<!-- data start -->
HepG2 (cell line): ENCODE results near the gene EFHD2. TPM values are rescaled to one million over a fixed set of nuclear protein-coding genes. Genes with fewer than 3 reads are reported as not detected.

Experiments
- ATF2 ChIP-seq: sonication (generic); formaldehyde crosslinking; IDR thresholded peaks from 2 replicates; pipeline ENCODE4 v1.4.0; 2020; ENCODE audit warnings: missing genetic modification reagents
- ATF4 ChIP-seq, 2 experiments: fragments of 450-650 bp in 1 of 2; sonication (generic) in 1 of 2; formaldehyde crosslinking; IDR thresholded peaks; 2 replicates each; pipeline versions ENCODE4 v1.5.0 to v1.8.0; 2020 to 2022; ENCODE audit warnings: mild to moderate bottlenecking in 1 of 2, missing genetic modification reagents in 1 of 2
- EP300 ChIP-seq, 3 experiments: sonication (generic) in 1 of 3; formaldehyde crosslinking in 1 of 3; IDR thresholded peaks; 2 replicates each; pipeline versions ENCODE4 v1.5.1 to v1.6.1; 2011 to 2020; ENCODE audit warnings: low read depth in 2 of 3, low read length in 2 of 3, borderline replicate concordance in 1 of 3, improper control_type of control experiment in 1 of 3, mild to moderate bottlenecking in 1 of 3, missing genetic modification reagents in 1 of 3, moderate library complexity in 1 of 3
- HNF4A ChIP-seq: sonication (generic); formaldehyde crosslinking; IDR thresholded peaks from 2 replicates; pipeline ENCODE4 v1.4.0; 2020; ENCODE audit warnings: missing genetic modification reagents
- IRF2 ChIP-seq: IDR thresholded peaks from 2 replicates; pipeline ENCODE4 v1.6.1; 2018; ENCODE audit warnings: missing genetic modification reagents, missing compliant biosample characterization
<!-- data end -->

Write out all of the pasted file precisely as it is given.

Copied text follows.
HepG2 (cell line): ENCODE results near the gene EFHD2. TPM values are rescaled to one million over a fixed set of nuclear protein-coding genes. Genes with fewer than 3 reads are reported as not detected.

Experiments
- ATF2 ChIP-seq: sonication (generic); formaldehyde crosslinking; IDR thresholded peaks from 2 replicates; pipeline ENCODE4 v1.4.0; 2020; ENCODE audit warnings: missing genetic modification reagents
- ATF4 ChIP-seq, 2 experiments: fragments of 450-650 bp in 1 of 2; sonication (generic) in 1 of 2; formaldehyde crosslinking; IDR thresholded peaks; 2 replicates each; pipeline versions ENCODE4 v1.5.0 to v1.8.0; 2020 to 2022; ENCODE audit warnings: mild to moderate bottlenecking in 1 of 2, missing genetic modification reagents in 1 of 2
- EP300 ChIP-seq, 3 experiments: sonication (generic) in 1 of 3; formaldehyde crosslinking in 1 of 3; IDR thresholded peaks; 2 replicates each; pipeline versions ENCODE4 v1.5.1 to v1.6.1; 2011 to 2020; ENCODE audit warnings: low read depth in 2 of 3, low read length in 2 of 3, borderline replicate concordance in 1 of 3, improper control_type of control experiment in 1 of 3, mild to moderate bottlenecking in 1 of 3, missing genetic modification reagents in 1 of 3, moderate library complexity in 1 of 3
- HNF4A ChIP-seq: sonication (generic); formaldehyde crosslinking; IDR thresholded peaks from 2 replicates; pipeline ENCODE4 v1.4.0; 2020; ENCODE audit warnings: missing genetic modification reagents
- IRF2 ChIP-seq: IDR thresholded peaks from 2 replicates; pipeline ENCODE4 v1.6.1; 2018; ENCODE audit warnings: missing genetic modification reagents, missing compliant biosample characterization